For a decade, Thomas Bleakley of Kingsville chased the dream from the Eastern Shore, to Southern Maryland to the high ridges of Allegany County. Through those years, Bleakley often had come close to realizing the dream -- but until this spring it had escaped him.
"This year was only my second time hunting turkeys in Western Maryland," said Bleakley. "I've hunted them in Southern Maryland and on the Eastern Shore, on and off since 1986.
"I've had them close, but never in gun range."
On April 29, Bleakley and a group of companions were hunting the Little Orleans area of Green Ridge State Forest, and daybreak brought "thunderous gobbling from around the range."
Bleakley, set up 60 yards below the crest of a ridge overlooking the Potomac River, had worked owl and crow calls and had switched to a slate when he heard a rustling in the leaves behind him.
"I froze still, but as it got closer, I began thinking, what if I called another hunter in on me?" Bleakley said.
As he turned slowly to look over his shoulder, Bleakley saw a large tom.
"He saw me instantly and took off flying and gobbling like crazy," Bleakley said. "My first thought was that I had spooked the bird of a lifetime."
Instinctively, Bleakley said, he shouldered his gun and shot, and "to my delight and surprise it crumpled like a mallard on Taylors Island."
The gobbler, checked in at Bill's Place in Little Orleans, weighed 19 pounds, 4 ounces, had a 10.25-inch beard and 1-inch spurs.
"Patience," said Bleakley. "It finally paid off."
Marketing the Whitbread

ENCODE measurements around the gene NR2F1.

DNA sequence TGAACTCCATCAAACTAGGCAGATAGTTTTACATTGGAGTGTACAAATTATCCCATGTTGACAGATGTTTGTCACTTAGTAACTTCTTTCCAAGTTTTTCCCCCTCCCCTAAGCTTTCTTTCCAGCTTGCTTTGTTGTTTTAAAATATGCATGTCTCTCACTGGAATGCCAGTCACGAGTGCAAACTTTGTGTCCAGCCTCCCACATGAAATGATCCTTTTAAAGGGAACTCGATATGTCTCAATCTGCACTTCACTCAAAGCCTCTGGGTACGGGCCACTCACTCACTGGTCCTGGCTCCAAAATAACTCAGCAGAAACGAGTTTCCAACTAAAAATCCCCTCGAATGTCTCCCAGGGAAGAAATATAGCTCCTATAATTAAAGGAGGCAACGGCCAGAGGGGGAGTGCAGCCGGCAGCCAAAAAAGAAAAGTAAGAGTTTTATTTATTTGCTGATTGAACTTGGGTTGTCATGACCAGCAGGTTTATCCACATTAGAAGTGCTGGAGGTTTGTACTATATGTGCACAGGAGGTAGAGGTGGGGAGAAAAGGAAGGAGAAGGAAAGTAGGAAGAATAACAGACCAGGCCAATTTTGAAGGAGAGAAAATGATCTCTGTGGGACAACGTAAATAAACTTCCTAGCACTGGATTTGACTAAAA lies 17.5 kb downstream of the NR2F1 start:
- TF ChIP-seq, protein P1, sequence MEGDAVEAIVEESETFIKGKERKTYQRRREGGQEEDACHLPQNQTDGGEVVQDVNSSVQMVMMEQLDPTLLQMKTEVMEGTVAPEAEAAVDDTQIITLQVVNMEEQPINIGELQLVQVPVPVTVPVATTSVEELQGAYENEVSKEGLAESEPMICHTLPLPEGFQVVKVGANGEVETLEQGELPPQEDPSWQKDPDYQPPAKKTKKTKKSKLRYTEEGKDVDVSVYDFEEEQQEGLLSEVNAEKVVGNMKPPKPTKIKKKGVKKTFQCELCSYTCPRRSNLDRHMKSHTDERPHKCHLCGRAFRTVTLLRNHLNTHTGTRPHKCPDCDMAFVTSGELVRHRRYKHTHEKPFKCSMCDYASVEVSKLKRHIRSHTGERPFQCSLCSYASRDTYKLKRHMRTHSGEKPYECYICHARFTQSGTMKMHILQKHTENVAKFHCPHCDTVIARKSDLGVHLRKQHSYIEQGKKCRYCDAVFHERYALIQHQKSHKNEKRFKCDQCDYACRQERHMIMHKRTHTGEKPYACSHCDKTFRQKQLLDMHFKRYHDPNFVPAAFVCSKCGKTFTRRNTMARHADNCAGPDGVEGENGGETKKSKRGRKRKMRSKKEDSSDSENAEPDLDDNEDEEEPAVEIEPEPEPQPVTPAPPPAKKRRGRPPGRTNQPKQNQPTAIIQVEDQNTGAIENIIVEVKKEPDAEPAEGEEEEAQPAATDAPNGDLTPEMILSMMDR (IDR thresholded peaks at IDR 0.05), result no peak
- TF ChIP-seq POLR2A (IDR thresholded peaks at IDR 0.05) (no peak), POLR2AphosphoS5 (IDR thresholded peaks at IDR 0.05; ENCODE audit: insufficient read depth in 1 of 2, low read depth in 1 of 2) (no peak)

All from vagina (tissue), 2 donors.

Over the weekend, Dennis Conner, the only American to lose the America's Cup, said that the organizers of the Whitbread Round the World Race would make a mistake by sailing up the Chesapeake Bay to Baltimore and Annapolis in the spring of 1998.
Conner said the stopover, which will follow on the heels of a longer layover in Fort Lauderdale, Fla., is simply a marketing tool, and the shallows of Chesapeake Bay will present dangers to Whitbread racers that draw 14 feet or more.
Earlier this spring, race director Ian Bailey-Willmott told The Sun
that, yes, indeed, the Baltimore-Annapolis stopover is a marketing tool.
"It is off the direct route 'round the world, but these days the Whitbread is very much a grand prix event," Bailey-Willmott said. "It is more than just an ocean race. In order that people can find the money to do it from sponsors, one has to make a course attractive to those sponsors.
"And coming to a place like Baltimore, which does offer one of the most attractive city-center waterfronts of anywhere in the world and is the center of such a large population -- Baltimore, Washington, Philadelphia and not that far from New York -- that is important to our sponsors."
Race organizers said that the top-notch skippers and crews of the Whitbread fleet should have little trouble navigating the Chesapeake, which handles large numbers of ocean-going cargo ships.
Conner, who sailed two legs of the last Whitbread aboard Winston, was in the area to promote sales of a sailing shoe.
One could suppose that there wasn't a marketing tool in use when that trip to Annapolis was planned.
On June 1, Edward Tinus of Whaleysville caught an 8 pound, 1 ounce sheepshead on a sand crab bait fished at the inlet in Ocean City. The catch set a state record for the species, which has been added to the list of fish eligible for the Maryland Sportfishing Tournament this year.